With this simple yet profound conviction — that each of us has a responsibility to lend a helping hand to those less fortunate — Amma moved forward with confidence in her life of service and compassionate care for all beings, uniquely expressed by the motherly embrace she offers to all who seek solace in her arms.
In Amma’s community, however, it was not permissible for a 14-year-old girl to touch others, especially men. Amma explains, "In India, women are expected to remain in the background. It is said that 'Even the walls should not hear them.' My family could not understand my way of reaching out to people; they had no idea of the spiritual principles." But despite adverse reactions, Amma
"AMMA IS ADDRESSING THE ISSUES THAT ARE RELEVANT FOR THE 21st CENTURY. WHAT THE GOVERNMENT HAS TO DO, AMMA IS DOING."
- Prime Minister of India Narendra Modi on the occasion of Amma’s 60th birthday celebrations, in which the Hon. Prime Minister inaugurated a broad array of innovative, humanitarian-oriented products from the research division of Amrita University.
followed her heart, later explaining, “A continuous stream of love flows from me to all of creation. This is my inborn nature. The duty of a doctor is to treat patients. In the same way, my duty is to console those who are suffering.”
Amma says that love expressed is compassion, and compassion means accepting the needs and sorrows of others as one's own.
For more than 20 years, Amma has been a regular keynote speaker at international forums concerned with world peace and religious harmony, where she has been honored with awards and accolades for her vision and example. In 1993, the Parliament of the World’s Religions Centennial named her President of the Hindu faith. She addressed the United Nations’ Millennium World Peace Summit, and was presented with the 2002 Gandhi-King Award for Nonviolence by UN Messenger for Peace Dr. Jane Goodall and the late UN High Commissioner for Human Rights, Sergio Vieira de Mello. In 2006, Amma, along with 2005 Nobel Peace Prize winner Mohamed ElBaradei and actor/humanitarian Richard Gere, was presented with the James Parks Morton Interfaith Award by the Interfaith Center of New York for her role as an outstanding spiritual leader and humanitarian. In 2014, Amma joined Pope Francis and 10 other world religious leaders in a ceremonial signing of a declaration against human trafficking and slavery.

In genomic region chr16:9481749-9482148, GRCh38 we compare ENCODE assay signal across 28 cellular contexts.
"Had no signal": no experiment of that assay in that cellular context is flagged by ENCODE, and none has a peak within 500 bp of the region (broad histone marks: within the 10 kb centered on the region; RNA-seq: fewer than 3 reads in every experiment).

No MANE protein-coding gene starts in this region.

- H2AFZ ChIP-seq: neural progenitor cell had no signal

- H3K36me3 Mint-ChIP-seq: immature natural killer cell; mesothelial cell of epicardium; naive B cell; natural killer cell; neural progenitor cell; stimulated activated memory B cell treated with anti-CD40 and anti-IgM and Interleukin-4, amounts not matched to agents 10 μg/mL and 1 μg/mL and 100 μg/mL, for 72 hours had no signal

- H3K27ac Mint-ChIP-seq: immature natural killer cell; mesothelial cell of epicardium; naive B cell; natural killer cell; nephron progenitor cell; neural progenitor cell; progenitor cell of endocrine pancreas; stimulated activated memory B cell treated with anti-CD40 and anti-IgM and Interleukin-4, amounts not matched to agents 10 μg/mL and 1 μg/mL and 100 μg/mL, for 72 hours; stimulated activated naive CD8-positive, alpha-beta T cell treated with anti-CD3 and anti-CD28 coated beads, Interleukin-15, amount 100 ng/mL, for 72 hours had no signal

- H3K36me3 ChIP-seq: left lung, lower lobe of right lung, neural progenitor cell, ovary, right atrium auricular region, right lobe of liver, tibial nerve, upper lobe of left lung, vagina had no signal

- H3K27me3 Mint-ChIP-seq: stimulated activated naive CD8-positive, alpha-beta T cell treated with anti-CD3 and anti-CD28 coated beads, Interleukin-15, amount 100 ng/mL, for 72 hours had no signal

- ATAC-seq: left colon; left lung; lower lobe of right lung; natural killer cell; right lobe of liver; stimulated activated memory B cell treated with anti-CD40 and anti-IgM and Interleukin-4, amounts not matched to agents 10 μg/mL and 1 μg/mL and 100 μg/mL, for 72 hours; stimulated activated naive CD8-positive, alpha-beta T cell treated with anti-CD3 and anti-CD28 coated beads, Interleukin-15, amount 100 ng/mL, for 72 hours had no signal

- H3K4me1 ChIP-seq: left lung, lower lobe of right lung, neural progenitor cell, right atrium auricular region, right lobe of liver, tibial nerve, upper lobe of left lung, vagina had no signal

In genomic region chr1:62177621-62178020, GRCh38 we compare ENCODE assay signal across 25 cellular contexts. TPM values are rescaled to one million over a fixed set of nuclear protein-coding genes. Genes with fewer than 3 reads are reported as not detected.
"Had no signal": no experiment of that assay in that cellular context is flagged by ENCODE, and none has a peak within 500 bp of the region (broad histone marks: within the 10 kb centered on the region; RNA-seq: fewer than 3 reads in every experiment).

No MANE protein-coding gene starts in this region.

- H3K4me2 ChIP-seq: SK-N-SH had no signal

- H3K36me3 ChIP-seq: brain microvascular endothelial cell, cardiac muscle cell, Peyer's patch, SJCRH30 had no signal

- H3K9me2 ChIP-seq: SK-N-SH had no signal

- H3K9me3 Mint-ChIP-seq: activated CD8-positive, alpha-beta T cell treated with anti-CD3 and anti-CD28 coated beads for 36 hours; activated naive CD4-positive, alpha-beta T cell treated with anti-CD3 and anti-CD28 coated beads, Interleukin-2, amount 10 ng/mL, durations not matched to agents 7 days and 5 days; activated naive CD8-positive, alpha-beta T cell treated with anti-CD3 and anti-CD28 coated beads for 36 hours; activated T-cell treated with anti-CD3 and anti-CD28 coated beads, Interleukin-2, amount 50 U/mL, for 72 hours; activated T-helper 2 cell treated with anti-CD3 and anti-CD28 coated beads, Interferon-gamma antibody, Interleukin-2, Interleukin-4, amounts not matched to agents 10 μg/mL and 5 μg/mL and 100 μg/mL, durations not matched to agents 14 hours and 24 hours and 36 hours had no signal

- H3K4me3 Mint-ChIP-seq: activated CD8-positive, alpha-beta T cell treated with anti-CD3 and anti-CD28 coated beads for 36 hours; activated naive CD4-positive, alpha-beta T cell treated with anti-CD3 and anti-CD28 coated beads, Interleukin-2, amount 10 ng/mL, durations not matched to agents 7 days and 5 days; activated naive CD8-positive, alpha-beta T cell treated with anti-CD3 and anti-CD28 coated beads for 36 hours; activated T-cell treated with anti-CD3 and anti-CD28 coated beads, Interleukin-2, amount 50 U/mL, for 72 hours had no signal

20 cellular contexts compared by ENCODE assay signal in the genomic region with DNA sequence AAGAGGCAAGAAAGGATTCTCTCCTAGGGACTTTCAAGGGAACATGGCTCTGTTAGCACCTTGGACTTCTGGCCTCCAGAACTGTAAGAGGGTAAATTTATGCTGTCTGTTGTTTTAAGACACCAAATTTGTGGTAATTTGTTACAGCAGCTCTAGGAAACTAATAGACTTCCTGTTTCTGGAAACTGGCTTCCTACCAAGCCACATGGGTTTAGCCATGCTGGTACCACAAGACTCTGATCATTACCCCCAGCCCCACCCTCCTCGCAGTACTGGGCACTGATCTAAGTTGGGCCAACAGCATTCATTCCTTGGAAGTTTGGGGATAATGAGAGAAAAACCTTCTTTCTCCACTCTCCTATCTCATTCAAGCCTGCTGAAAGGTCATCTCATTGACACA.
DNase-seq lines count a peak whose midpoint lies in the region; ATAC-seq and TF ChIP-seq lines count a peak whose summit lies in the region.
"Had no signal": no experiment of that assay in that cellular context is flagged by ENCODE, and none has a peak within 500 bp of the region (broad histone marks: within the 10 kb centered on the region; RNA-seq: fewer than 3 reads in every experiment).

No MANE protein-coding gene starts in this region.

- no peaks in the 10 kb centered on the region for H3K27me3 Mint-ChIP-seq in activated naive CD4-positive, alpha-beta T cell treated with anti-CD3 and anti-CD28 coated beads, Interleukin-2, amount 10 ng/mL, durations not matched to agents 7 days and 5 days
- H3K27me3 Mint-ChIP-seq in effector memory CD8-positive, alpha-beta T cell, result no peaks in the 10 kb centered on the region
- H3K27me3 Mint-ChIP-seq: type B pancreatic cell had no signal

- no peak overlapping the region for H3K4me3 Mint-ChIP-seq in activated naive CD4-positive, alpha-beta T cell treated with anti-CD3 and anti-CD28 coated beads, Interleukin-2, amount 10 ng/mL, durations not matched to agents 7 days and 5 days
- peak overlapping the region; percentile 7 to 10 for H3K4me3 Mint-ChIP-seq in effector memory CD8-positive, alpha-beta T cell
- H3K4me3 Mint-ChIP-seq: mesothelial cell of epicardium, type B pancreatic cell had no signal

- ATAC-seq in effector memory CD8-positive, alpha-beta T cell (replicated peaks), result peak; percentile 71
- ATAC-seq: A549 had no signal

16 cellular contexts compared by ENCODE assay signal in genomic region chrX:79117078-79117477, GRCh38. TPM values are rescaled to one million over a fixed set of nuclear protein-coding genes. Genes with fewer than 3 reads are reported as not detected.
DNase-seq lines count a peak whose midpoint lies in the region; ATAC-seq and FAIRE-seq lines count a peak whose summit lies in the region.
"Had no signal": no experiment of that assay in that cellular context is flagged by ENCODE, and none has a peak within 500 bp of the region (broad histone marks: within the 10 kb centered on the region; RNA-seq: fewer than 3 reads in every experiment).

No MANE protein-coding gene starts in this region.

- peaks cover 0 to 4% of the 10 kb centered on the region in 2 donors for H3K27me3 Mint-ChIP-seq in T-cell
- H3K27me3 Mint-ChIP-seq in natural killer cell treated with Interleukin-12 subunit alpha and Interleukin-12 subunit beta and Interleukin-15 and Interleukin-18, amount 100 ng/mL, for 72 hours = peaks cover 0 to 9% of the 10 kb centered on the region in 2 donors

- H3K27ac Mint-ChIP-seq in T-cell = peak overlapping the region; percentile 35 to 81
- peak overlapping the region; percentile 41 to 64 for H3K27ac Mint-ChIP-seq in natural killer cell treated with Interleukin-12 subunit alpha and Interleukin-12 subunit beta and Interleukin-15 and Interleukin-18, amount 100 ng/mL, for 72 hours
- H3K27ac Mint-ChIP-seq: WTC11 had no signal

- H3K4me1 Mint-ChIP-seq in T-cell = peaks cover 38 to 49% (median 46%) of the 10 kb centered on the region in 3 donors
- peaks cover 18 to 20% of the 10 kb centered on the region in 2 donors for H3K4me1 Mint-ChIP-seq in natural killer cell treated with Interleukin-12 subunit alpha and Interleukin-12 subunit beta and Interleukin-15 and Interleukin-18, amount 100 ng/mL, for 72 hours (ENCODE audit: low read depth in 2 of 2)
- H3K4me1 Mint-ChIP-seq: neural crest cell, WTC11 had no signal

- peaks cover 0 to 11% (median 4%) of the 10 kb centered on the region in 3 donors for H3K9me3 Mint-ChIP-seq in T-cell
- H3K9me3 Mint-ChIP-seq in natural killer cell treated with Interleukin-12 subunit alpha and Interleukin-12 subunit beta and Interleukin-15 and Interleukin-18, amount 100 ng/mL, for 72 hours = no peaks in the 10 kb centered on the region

Embracing the World is a global network of humanitarian organizations inspired by the Indiabased humanitarian initiatives of the Mata Amritanandamayi Math. Their centers throughout India welcome the poor as their guests and serve them hot meals. In this way the volunteers also get to know the people and their problems. Those in need of further assistance are helped with financial aid, medical care, housing, tutoring and more.
For them, shelter means more than a roof over one’s head. Beyond constructing houses, they work to build entire communities, complete with town halls, roads, electricity, wells, sewage systems and clean drinking water. Their homes for orphans and underprivileged children are staffed by dedicated volunteers who focus on building the children’s self-confidence and inner strength and encouraging them to pursue their dreams. 47,000 houses have been built in more than 75 locations throughout India by them.
Embracing the World’s Amrita Hospital is dedicated to providing outstanding medical care, regardless of one’s ability to pay. The hospital offers cuttingedge healthcare services for those who would otherwise have nowhere to turn.
Since opening its doors in 1998, Amrita Institute of Medical Sciences and Research Centre (their tertiary care hospital in Kochi, Kerala) has provided more than $85 million worth of charitable medical care; more than four million patients received completely free treatment. Amrita offers sophisticated and compassionate care in a serene and beautiful atmosphere, and is recognized as one of the premier hospitals in South Asia.